Heavenly Horizon by Ricky L. Brown

Millennia have passed since the journey began. The coffer pod continues to forge ahead on an endless voyage. Cal Wellington’s timelessly preserved corpse lay dressed in the traditional white and blue tunic of a decorated officer. His burnished head rests not upon a plush pillow, but the yielding cotton of an old folded flag he defended to the end.

A thick titanium shell protects the plush interior and its historic passenger from the harmful elements of space. In his day, the elliptical capsule had once been called a pyre-bullet. That was back when chivalry was the last bonding fiber between morality and the duty of a blood bathed race.

Even sadder were the days when trodden battle ships resorted to using these majestic caskets as projectiles if missile allotments ran low. The practice was a testament of a fallen civilization for many of them were already full at the time. In retrospect, Cal was one of the lucky ones.

Cal’s funeral had been more distinguished than most, given his high rank, celebrated lineage and storied battle exploits. But here, this far from home, a heroes journey goes unseen. How many direct descendants have perished? Maybe all of them are long since gone. Had humanity itself followed suit?

At the speed of light, the shininess of the black pod is never witnessed. A sad thought, for the image would surely be spiritual. Even at its slowest velocity shortly after launch, its chameleon shell softly blended in with the shadowy void between the stars before blinking our forever.

When the funeral arrangements were made, the random trajectory was based on the infinity of space – the simplest quixotic version of heaven one could imagine. It was to be a never ending ceremonial trip forged in a romantically gallant time. Some believed it was a way of allowing the soul’s perpetuity to continue. Cal believed this too. Would he feel this way today?

The heavens were dark except for a few glistening embers during his interment launch. The band played the classic battle hymn as the pod left the flight deck, its silent glowing contrail dissipating into the void of space. Who could have imagined that the then distant universe of Circinus would end up being along its route?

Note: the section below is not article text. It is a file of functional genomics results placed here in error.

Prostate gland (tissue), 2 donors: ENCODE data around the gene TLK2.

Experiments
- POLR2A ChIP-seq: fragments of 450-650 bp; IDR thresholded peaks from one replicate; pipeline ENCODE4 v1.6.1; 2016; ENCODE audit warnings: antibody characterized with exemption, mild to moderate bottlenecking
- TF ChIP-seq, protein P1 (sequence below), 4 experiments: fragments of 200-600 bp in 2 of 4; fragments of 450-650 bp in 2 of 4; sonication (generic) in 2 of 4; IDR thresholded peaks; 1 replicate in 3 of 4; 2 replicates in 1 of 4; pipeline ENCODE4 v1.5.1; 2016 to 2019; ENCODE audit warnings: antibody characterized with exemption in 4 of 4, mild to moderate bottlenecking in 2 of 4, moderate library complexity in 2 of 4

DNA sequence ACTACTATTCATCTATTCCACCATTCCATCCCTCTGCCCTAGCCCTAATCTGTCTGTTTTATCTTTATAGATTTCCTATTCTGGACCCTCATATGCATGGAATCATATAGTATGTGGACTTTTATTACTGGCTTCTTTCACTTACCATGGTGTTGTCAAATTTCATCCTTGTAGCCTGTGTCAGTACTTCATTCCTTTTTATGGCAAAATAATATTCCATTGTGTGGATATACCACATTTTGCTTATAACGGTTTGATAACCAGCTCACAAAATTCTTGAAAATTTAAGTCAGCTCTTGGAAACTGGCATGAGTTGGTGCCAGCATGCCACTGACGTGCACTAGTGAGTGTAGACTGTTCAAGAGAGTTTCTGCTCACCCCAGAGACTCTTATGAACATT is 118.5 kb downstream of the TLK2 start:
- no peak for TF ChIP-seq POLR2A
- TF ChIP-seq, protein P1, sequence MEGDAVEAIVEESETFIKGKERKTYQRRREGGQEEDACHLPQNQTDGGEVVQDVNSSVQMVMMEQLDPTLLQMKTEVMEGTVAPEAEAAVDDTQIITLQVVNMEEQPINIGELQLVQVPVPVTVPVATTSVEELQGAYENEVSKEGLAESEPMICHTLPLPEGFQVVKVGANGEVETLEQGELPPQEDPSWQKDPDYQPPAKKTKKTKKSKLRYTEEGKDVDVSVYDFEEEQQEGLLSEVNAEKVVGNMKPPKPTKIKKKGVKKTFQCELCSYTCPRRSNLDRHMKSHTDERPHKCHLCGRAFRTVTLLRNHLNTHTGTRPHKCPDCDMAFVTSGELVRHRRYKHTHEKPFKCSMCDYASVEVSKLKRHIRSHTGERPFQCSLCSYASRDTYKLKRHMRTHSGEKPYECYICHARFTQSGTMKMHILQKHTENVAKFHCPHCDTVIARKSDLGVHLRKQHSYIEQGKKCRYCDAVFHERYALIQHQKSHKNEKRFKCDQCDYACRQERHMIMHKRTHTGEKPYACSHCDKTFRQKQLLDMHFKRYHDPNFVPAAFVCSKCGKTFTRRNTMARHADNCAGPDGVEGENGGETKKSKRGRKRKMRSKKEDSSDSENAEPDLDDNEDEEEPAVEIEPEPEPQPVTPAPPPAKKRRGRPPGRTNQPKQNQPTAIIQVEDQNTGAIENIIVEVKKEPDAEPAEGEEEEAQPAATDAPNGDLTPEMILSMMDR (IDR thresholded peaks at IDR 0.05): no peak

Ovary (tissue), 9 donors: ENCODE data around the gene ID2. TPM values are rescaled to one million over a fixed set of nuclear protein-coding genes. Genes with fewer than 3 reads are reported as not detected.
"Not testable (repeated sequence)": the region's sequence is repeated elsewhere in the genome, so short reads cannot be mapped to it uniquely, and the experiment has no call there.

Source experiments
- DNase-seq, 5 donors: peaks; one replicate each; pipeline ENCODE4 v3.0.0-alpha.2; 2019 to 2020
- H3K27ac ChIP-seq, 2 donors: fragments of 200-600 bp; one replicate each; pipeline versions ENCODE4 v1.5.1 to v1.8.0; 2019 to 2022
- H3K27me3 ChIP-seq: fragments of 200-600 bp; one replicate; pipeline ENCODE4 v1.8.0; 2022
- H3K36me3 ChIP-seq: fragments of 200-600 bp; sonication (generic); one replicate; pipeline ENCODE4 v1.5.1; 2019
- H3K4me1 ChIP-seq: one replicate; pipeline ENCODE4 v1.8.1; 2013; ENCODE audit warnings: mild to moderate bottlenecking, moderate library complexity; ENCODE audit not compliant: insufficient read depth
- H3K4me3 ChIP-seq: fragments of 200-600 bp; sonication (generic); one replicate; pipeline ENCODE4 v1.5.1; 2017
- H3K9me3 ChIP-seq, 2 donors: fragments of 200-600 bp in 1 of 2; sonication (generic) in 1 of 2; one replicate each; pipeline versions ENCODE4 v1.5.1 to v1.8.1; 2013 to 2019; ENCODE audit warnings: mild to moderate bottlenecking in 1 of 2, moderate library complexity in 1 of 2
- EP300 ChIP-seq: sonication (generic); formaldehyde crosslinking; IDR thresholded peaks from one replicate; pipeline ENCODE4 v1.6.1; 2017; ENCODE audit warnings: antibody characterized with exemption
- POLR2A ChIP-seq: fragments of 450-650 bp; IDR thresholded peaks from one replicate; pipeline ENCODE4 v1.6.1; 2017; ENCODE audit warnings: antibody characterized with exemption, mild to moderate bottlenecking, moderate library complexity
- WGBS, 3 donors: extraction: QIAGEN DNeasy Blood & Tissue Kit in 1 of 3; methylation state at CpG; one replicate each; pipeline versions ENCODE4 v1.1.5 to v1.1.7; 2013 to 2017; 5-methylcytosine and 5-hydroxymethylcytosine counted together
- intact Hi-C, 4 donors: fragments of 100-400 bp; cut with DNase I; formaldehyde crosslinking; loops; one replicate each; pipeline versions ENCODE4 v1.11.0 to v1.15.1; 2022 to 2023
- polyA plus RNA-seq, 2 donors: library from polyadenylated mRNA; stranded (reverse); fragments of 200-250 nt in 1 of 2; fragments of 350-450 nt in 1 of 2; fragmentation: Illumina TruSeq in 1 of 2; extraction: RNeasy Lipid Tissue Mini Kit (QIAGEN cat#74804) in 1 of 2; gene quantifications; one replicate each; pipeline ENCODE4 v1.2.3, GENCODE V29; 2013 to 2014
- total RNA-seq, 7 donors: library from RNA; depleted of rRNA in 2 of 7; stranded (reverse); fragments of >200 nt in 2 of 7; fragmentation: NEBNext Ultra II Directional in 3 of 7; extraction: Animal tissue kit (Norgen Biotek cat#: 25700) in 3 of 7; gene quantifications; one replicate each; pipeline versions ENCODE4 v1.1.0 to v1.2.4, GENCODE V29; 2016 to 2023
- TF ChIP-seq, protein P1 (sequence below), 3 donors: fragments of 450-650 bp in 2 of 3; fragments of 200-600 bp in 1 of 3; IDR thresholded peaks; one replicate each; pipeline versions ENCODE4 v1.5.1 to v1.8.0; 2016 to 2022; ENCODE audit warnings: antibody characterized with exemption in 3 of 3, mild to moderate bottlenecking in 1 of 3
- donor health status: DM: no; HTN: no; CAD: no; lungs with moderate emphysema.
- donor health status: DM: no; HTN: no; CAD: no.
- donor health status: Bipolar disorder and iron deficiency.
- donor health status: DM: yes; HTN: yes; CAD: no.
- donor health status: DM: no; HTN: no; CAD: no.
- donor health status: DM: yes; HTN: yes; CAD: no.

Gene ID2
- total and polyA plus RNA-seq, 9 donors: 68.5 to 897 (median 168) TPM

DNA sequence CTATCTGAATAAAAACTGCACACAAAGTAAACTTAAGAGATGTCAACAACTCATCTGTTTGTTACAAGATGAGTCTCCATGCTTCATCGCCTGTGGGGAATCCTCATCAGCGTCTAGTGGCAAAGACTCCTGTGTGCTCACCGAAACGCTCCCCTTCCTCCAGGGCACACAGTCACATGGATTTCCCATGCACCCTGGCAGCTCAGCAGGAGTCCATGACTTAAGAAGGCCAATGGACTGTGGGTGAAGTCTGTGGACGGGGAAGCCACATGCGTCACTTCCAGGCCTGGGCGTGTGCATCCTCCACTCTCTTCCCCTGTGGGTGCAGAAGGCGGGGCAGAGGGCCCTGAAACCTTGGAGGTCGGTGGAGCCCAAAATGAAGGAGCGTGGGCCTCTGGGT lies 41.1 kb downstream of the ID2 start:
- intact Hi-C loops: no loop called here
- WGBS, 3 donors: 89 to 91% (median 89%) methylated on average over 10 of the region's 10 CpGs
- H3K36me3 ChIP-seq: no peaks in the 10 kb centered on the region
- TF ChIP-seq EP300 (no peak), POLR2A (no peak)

In life, Cal was boisterous and full of life. In death, he kept silent. His memory, his legacy, his mere existence compressed into the few trinkets his friends and comrades discreetly placed alongside him before the heavy lid was sealed forever. A medal of valor from one of his many grateful subordinates, the last known letter from his estranged wife full of tears and hatred, a frayed photo of a group of soldiers with raised tankards in the dark corner of a pub, and a golden whale broche from the one woman who truly loved him lay at his side. This was all that told his story. Cal’s story was monumental and tragic. Like humanity itself, it was a story that may never be discovered in the silence of space.

Like a whisper, the pod continues on. Circinus’ monstrous wheel spins ahead like a child’s sparkling firework display. The one time magenta streamers of the universe flailing outward now look pallid in their growing closeness.

A dedicated student of the sciences, Cal would have been captivated by the raw mathematics behind his journey. The complex calculations of an object skimming so fast along the thin fabric of time while continuing to pick up speed would have been a welcomed challenge. Even as the pod reaches the gaseous V-shaped shroud engulfing the violent center, even as the radioactive temperatures increase to absurd magnitudes, the pod continues to accelerate toward the swirling nothingness that beckons it.

Everything happens instantaneously; a million reactions in less than a blink. The pod stretches across the event horizon, elongating into a long thin wisp. Its momentum curves into the spiral as it sinks deeper and deeper into the hungry black hole. Just like the life that winked out so long ago, Cal Wellington is gone…again.


Copyright © 2014 by Ricky L. Brown.  All Rights Reserved.

Artwork ‘Wellington’ Copyright © 2014 by Derek Benson.  All Rights Reserved.

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